How the West Virginia Economic Development Authority Helped this Manufacturer Go from 5 to 100 Jobs

Years ago, the local manufacturing plant across the street from Shannon Remines, VP of Manufacturing for Maxxim Manufacturing, closed down and their workers were let go. The next day many of the workers showed up at Mr. Remines’ door. He didn’t have the work for them at the time, but he had just done a deal with the West Virginia Economic Development Authority, so he had the equipment for them to work on. He was able to hire 44 of them on the spot.

In 2003, they started with a small gear shop and, since then, have expanded the size and scope of their work in Brushfork, West Virginia. Among other things, they have a welding shop, a mechanical division doing gearbox repairs, and they do complete equipment rebuilds.

“They were there at every turn,”  Remines said of the WVEDA. “They can see the return on investment, and they can see the job growth… Going from five jobs to 100 jobs, and I gotta say the Economic Development Authority played a huge part in financing and allowing me to do that.”

The West Virginia Economic Development Authority has been a trusted partner for Shannon Remines for a long time. The first loan was to secure the property. Right away, the WVEDA financed their first pieces of equipment like cranes. More recently, the WVEDA helped finance a four-axis contour cutting machine center. Originally designed to cut landing gear for planes and orthopedic hip and knee replacement parts, this precision-driven machine gives Maxxim Manufacturing an edge over the competition to do work that others simply can’t. They go to Peoria, Columbia, Richmond, and elsewhere to bring back business to Southern West Virginia.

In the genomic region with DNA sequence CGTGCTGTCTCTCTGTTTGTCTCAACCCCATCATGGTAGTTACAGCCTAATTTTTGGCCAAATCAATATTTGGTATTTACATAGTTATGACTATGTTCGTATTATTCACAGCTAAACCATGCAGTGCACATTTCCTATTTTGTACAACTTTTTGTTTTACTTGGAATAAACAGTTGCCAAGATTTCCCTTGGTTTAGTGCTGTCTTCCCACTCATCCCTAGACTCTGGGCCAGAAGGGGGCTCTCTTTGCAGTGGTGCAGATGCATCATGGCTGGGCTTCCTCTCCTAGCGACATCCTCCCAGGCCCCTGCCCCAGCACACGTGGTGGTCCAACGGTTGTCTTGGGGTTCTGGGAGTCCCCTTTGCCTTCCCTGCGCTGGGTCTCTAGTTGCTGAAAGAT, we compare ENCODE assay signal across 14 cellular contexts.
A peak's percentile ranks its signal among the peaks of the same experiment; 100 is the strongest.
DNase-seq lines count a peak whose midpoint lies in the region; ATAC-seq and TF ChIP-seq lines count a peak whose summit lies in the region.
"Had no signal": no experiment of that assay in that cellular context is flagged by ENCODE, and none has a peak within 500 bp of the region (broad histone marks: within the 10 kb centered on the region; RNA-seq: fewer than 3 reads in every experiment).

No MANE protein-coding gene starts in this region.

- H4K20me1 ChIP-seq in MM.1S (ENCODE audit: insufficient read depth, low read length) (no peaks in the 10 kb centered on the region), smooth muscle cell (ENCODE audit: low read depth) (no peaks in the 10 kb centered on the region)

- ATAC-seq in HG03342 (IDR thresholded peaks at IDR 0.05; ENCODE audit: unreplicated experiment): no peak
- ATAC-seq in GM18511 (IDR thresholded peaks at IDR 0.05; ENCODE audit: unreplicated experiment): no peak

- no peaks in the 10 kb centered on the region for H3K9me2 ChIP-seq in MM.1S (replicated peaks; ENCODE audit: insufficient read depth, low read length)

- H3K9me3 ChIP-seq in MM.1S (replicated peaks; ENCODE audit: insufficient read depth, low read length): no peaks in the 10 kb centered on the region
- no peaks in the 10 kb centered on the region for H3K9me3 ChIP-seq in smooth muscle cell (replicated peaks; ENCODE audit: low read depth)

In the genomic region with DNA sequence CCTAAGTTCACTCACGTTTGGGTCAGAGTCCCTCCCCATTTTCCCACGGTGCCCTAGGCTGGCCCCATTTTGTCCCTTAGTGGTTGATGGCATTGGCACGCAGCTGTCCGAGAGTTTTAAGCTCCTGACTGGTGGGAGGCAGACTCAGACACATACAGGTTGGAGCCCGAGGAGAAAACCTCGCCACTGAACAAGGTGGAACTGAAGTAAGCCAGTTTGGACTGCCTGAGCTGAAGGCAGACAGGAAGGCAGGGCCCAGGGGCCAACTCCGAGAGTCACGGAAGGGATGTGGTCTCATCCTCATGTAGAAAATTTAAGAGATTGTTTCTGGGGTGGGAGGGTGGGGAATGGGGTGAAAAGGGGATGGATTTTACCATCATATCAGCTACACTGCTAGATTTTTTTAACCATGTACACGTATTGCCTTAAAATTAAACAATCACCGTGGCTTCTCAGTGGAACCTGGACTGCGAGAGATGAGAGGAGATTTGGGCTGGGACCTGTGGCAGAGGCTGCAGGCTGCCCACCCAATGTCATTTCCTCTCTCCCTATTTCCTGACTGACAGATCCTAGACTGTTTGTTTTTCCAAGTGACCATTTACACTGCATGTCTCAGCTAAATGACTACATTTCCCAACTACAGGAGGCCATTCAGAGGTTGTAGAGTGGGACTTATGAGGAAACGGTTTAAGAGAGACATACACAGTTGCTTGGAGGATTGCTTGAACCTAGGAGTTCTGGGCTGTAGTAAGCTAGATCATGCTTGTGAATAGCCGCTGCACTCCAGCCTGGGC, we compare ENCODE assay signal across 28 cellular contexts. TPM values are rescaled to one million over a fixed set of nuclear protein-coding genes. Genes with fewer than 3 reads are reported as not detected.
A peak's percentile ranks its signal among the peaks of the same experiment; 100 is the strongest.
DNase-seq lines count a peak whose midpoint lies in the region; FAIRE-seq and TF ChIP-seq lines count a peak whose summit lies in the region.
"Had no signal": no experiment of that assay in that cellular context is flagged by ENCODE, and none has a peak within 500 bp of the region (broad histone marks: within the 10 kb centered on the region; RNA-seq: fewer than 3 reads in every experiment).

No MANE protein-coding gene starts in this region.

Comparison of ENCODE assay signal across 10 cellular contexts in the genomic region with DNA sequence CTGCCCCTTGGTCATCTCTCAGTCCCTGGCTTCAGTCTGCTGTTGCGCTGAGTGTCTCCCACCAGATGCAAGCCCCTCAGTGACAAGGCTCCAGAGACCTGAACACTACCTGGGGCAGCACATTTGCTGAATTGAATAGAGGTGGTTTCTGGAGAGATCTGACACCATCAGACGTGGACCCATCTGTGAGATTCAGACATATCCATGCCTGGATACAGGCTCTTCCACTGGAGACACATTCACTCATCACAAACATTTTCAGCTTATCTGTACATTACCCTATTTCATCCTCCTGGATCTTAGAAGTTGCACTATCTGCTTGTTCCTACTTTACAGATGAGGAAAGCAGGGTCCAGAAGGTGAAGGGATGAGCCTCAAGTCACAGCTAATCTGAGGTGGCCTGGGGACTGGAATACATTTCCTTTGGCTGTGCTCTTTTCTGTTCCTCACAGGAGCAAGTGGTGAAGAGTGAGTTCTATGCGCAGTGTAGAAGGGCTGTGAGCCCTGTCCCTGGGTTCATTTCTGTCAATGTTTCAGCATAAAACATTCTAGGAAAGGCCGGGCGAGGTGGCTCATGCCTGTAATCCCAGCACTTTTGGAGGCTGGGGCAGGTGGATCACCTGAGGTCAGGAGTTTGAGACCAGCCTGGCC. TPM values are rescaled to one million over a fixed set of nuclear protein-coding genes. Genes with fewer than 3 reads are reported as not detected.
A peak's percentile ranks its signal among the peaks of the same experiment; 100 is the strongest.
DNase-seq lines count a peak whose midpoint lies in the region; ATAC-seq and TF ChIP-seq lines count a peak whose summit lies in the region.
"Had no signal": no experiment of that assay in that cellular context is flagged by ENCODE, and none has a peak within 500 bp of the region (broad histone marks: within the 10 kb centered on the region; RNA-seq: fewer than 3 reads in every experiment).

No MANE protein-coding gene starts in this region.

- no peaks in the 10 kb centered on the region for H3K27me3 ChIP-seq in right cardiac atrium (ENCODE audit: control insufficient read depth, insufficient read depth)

It also gives them an advantage in the employment marketplace. “The trade tends to follow the higher technical machines. You actually attract a lot of talent with the equipment,” Remines said. “It makes it easier to recruit… Together, we have quite an offering for the local workforce.”

Remines loves two things: creating jobs for his local community and watching emplo​​yees grow personally and in their skills. “My goal was to create jobs for people to have a living wage, where they had great benefits, and could enjoy staying at home and not having to move to another town or state,” Remines said.

“It’s watching people succeed,” Remines said of his favorite part of the job. “A young man or a young woman can develop skills where they can earn more money, often they get married, they have a family… Being able to watch people be successful in our community has been what I enjoy the most.”​